Thursday, August 11, 2011

American beauties

“We live in America, not Russia.” True dat. And that's why my wife's little cousin is taking a class in his school called “Russian Math”. You know, the one where they do the... times.

Go public education. Go American culture.

But then again, if you asked your average yeshiva bochur this question... See also: "We don't need no education". (I really should get to it and post the sources from our mesoira about the importance of learning science.)


micha said...

You do realize you posted a satire about teaching evolution in Public School? They're making fun of the number of Americans who care about pagent culture as part of being American, OT1H, and yet OTOH are Xian Fundamentalists who consider Creationism and Cosomogony+Evolusion to be competing scientific theories.

IOW, the video is likely ridiculing your own beliefs, or at least those of many people you respect, who believe Bereishis pereq 1 is literal, history, and comprehensible to a human mind.

micha said...

E.g. "Math is a 'theory' and not at all what the bible tells us"

Certified Ashkenazi said...

Whether or not this is a satire, I do think that people who say things like "Evolution is a theory and not at all what the Bible tells us" sound like idiots.

And I do think that Evolution must be taught in schools that decide to teach any science.

Then again, I don't believe there should be such a thing as public schools.

The video is certainly not ridiculing my own beliefs. I don't believe that Creationism is a scientific theory.

Certified Ashkenazi said...

But I do know plenty of people who ask whether bochrim should learn English. If I respect those people, I respect them not for this sort of beliefs...

(At the same time, I think Jewish kids should be taught Yiddish.)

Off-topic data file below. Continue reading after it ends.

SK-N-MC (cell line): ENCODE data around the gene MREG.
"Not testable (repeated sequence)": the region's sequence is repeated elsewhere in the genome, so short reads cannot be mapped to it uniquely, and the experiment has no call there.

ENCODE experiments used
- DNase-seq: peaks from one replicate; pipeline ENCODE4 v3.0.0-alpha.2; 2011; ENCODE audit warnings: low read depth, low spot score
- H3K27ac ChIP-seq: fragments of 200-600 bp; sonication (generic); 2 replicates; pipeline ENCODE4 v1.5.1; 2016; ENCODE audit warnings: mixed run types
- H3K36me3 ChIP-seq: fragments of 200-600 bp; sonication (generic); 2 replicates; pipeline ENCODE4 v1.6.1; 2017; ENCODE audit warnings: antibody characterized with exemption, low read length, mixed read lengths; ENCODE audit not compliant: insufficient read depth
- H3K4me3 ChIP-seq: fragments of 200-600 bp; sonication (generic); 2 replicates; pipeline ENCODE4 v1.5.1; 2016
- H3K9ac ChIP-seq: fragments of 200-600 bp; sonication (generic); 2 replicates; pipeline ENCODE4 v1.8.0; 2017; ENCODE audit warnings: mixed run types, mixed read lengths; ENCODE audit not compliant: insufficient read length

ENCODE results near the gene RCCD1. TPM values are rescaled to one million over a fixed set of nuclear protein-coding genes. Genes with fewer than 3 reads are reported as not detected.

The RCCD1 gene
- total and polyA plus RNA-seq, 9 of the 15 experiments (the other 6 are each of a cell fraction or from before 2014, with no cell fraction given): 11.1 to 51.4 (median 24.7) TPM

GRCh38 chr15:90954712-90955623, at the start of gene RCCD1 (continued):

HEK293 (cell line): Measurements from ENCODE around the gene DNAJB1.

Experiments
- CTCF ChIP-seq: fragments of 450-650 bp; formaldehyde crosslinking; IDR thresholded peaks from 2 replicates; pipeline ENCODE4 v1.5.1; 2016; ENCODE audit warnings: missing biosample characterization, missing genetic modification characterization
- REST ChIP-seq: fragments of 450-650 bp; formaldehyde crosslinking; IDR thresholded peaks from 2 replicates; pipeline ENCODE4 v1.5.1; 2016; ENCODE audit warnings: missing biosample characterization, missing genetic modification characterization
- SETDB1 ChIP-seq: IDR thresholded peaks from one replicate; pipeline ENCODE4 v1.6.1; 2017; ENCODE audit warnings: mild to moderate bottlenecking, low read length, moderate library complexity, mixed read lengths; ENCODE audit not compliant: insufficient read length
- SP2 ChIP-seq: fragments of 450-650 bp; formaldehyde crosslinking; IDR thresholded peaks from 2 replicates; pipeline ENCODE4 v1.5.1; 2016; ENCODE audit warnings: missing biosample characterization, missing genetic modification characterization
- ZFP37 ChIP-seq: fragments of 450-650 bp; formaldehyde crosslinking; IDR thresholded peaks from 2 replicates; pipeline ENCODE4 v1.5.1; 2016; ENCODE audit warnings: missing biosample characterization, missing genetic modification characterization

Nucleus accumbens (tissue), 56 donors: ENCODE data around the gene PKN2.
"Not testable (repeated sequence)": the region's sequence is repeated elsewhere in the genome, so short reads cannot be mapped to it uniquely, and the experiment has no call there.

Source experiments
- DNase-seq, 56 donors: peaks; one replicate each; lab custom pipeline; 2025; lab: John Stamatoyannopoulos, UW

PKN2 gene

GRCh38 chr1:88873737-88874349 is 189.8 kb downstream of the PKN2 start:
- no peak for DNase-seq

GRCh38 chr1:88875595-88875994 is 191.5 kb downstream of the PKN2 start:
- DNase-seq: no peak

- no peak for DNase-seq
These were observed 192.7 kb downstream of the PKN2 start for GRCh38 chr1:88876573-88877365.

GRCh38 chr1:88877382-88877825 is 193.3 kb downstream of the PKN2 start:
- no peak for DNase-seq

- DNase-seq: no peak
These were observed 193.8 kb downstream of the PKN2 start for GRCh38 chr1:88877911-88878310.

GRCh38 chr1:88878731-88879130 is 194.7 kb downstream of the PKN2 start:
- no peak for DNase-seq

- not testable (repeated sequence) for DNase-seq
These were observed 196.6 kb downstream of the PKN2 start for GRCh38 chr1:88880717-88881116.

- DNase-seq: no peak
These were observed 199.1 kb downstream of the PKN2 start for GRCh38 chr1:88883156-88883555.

micha said...

I am okay with evolution (meaning the whole shebang, including the Big Bang, inflation, the origin of stars, the earth, and actual evolution) in school, but then I follow the rov rishonim who don't assume beri'ah yeish mei'ayin was just under 5762 years ago. (Whether by inserting history between Bereishis 1 & 2, or by defining "yom" to be something incomprehensible to humans. Or, as the Ramban does, both.)

If they taught a historical claim that conflicted with my religious position, perhaps it would annoy me more.

What does bug me is when the science textbooks mention the word "design". Like "and therefore what looks like design is just..." That's already promoting a religious position. Asserting evolution without saying whether it's random or guided by a Creator is not.

Certified Ashkenazi said...

I hold that the world is 5771 old. At the same time, I hold that it looks billions of years old (or trillions?.. with the current inflation of the dollar and the budget, "billions" may not sounds like a number big enough) and that there were "evolutionary" processes that prepared the world for the stage, at which it was created during the Seven Days (there is also the Mabul... so, you can count the implementation of the "newest" design of the world from then if you want).

I don't believe that these things happened in Asiyah; I think they happened in the spiritual worlds, as a preparation for creation. (Since the point of creation of Asiyah is the avoida of Adam, it makes sense that Hashem would create the physical world at the stage ready for that avoida.)